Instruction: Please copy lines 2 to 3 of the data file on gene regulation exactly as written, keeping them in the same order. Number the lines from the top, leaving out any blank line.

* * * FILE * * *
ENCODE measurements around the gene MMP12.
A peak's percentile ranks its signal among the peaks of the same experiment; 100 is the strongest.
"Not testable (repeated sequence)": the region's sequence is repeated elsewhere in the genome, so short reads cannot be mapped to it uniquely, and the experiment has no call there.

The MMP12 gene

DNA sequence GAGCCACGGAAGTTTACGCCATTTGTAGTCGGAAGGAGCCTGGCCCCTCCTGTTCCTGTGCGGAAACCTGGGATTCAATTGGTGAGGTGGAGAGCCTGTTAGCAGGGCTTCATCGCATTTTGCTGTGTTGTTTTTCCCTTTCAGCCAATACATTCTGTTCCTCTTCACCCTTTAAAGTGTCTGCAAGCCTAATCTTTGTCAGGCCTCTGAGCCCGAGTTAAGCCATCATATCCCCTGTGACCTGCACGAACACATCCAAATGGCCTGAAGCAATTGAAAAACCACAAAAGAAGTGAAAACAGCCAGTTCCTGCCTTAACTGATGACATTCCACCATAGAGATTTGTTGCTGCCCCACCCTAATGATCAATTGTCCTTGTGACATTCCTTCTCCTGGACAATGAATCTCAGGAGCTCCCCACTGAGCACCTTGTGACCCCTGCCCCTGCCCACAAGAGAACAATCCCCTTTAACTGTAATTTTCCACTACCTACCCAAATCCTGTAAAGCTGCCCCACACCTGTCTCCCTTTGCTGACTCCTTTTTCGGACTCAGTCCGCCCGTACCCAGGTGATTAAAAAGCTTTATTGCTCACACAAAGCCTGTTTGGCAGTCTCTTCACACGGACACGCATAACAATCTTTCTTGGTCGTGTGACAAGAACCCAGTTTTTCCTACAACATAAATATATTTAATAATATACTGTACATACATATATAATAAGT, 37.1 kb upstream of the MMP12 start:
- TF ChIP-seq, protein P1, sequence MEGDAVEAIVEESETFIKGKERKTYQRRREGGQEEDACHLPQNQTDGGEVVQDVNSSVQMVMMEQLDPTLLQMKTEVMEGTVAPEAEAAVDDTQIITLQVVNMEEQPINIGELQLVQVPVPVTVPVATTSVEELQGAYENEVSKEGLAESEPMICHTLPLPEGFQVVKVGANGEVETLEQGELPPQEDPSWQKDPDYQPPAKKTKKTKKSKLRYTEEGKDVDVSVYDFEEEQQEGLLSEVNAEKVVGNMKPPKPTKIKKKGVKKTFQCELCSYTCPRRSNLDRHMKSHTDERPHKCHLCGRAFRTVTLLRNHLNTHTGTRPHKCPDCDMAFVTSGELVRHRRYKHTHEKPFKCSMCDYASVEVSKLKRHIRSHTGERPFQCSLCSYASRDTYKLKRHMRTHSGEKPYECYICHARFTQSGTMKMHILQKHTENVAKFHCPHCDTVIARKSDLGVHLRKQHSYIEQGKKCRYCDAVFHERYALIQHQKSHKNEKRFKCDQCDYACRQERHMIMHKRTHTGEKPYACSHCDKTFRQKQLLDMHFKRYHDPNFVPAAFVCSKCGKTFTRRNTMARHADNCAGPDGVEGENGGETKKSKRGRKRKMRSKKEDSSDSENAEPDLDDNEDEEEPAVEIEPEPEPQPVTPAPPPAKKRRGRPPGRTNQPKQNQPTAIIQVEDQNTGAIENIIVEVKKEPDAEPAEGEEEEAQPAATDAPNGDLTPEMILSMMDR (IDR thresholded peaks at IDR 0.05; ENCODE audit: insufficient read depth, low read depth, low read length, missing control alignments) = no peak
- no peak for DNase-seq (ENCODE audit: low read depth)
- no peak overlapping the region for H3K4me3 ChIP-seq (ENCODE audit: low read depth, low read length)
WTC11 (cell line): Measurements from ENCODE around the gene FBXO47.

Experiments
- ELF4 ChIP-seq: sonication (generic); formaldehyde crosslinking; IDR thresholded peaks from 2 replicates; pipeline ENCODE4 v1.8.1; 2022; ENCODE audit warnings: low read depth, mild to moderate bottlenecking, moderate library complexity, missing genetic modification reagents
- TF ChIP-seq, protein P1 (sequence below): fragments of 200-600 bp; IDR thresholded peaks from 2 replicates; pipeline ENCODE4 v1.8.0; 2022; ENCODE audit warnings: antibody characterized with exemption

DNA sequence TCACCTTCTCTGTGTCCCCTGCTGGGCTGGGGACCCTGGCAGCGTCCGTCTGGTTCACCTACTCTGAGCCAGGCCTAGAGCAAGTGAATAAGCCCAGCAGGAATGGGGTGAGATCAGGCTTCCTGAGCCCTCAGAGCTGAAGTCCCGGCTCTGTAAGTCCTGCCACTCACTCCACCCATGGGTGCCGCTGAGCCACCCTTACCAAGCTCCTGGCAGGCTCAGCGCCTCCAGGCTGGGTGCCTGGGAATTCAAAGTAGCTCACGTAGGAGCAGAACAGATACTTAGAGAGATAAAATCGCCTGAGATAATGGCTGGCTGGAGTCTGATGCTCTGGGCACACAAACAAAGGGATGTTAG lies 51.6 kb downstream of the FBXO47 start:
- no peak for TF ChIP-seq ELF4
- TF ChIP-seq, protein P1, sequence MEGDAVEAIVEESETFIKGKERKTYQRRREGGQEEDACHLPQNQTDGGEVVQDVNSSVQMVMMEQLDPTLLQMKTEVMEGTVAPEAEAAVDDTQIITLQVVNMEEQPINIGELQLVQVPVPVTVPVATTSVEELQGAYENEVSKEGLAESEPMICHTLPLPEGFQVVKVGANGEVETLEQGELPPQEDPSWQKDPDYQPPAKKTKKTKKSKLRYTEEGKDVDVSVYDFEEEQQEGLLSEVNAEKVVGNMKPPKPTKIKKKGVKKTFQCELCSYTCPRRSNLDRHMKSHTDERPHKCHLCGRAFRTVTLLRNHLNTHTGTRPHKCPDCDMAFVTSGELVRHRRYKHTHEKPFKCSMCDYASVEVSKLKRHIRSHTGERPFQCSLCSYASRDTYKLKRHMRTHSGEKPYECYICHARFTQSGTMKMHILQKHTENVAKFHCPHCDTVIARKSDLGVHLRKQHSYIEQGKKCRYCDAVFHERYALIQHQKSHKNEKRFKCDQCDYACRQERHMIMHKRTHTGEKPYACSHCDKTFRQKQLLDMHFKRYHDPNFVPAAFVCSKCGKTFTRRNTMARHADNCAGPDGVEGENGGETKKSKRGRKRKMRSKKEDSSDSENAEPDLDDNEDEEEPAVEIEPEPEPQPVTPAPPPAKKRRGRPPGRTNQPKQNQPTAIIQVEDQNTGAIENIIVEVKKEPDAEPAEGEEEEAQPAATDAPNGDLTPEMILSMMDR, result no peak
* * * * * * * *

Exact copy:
A peak's percentile ranks its signal among the peaks of the same experiment; 100 is the strongest.
"Not testable (repeated sequence)": the region's sequence is repeated elsewhere in the genome, so short reads cannot be mapped to it uniquely, and the experiment has no call there.